I came across the following social media meme, you know, those pithy comments or reflections strewn about the intellectual and morbidly average wasteland we call “social media,” which is, we should note, neither “social” nor “media.”
It’s no more “social” than a pole on a street corner in a big city plastered with a ton of bills, posters, business cards, political slogans, or flyers for piano lessons is, “social.” It’s hardly “media” for the same reason. It’s an electronic public platform that collapses time and space; that’s all it is. But I digress. Here are the words (as best I can remember) noted in the meme:
“Jesus didn’t eat with sinners and tax collectors because he wanted to appear inclusive, tolerant, and accepting. He ate with them to call them to a changed and fruitful life, to die to self and live for him. His call is transformation of life not affirmation of identity.” –Social Media Meme (I encountered it on Facebook)
Let’s just break this down a bit.
“Jesus didn’t eat with sinners and tax collectors because he wanted to appear inclusive, tolerant, and accepting…”
Notice the projection here and clear revealing of what the writer thinks about other people’s motivations. When the creator of this meme sees a social-justice-type Christian (you know, those pesky “woke” progressives) advocating for or doing the very things Jesus did, they assume it’s all for appearance. It’s an act. It’s a performance for others. What an amazing ability the creator has to peer into the hearts and minds of other people.
A meme like this one probably says more about the creator than the person they attribute such motives to. Is this why the writer/speaker does ministry? For appearance? Do they assume that everyone else must be like them?
And why do they assume it’s for appearance? Are they agreeing that Jesus was indeed “inclusive, tolerant, and accepting” but the “woke” people doing it now only do it for appearance? Or, are they saying that Jesus was none of those things and only spent time with “sinners” due to ulterior motives? Does either view reflect very well upon the person who believes such? Or their view of Jesus?
Next: “…He ate with them to call them to a changed and fruitful life, to die to self and live for him.”
Well, in most of the passages of the gospels where we read about Jesus eating and spending time with “sinners” and tax collectors, we aren’t told what he called them to do. Perhaps the writer was thinking of what Jesus was calling his disciples to do. When Jesus does give counsel, he is asked for it:
Luke 3:12-14: “Some tax collectors came to be baptized. They asked him, ‘Teacher, what should we do?’ He told them, ‘Don’t collect more money than you are ordered to collect.’”
And notice, this is only when they came to be baptized—it tells us nothing about what Jesus said to those who weren’t ready for change. Second, he speaks more to their actions than he does their spiritual motivations or future goals.
Is it possible that Jesus had no ulterior motive when spending time with “sinners,” but simply wanted to love them and felt compassion and empathy toward those he saw cast out from the religious world—cast out by the very people who should have been doing what Jesus was doing?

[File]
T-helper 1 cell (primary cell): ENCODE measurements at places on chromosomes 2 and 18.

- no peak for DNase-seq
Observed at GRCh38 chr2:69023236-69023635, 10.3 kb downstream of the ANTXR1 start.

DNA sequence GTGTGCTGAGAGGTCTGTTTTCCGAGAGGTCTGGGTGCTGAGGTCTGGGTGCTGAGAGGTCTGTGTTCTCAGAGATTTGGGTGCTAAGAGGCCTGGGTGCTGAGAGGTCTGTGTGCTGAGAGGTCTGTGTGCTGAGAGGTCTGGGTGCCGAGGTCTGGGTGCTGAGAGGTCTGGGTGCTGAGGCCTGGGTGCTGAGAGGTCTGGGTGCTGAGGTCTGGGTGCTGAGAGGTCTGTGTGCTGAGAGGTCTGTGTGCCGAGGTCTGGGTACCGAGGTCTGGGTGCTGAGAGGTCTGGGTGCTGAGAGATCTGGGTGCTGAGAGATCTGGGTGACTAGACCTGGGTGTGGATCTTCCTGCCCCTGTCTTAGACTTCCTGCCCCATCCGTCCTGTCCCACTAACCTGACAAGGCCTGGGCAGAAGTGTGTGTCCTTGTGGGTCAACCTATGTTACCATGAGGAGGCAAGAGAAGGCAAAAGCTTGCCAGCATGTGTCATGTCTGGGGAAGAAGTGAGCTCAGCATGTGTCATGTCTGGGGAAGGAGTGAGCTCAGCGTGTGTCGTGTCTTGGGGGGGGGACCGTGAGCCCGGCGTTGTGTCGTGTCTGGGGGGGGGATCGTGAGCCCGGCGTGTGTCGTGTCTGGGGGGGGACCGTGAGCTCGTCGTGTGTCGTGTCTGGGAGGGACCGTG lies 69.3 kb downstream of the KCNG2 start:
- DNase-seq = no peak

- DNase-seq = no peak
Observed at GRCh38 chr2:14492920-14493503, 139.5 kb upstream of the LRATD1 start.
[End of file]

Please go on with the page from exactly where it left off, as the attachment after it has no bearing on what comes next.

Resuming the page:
What if the point, if we feel we need one, was to show the religious leaders of his day that it was possible to simply be with people with no ulterior motive or hidden agenda other than to love them, whether they changed or not?
What if, paradoxically, this sort of attitude and action toward someone is what actually creates the space for them to change?
Finally: “…His call is transformation of life not affirmation of identity.”
Why does the writer of this meme think that if we don’t call for “sinners” to change such is only an affirmation of their identity or a complicity in their sin (if it’s even truly a sin)? Has the writer ever considered the idea that sometimes we just need to sit, converse, and eat with people in a loving and listening posture for a long, long, time before we even get to a place where we can talk about change?
When social justice Christians (which is just to say, just Christians) spend time with “sinners,” I don’t believe it’s about appearances or affirmations. It’s more about doing what Jesus did, which was including those who had been pushed out, condemn, and shunned by the religious leaders/people of his day. Those leaders/people didn’t like it when they saw Jesus doing it then, and many of the same type of people don’t like it when they see the same being done today. That’s all this meme reveals.
This meme brings up “sinners” and “tax collectors” to make a point about progressive (“woke”) Christians. However, the point of those gospel passages about Jesus eating with sinners and tax collectors isn’t primarily about changing those folks (even if that ended up being a byproduct of the encounter).
The point of those passages is to note the hypocrisy and failure to love on the part of the religious leaders, who were calling Jesus out for his doing the very work they should have been doing. The call for transformation is to them. The writer of this meme has it completely backwards.
The only thing this meme tells us about “woke” people is that they seem to go around doing what Jesus did. Why does that bother the meme’s writer/speaker/creator? Rather than impugn the motives of others, the writer may want to look inward and reflect upon their own motives and understanding of Jesus. They sound sort of like the religious person in this story: Luke 18:9-14
In my view, the meme is a deflection because whether it was Jesus back then or “woke” Christians today, hey, meme creator, assuming you’re a Christian, they’re just doing your job. If you are offended by their efforts or methods or feel the need to question their motives, such says a lot more about you than it does them.
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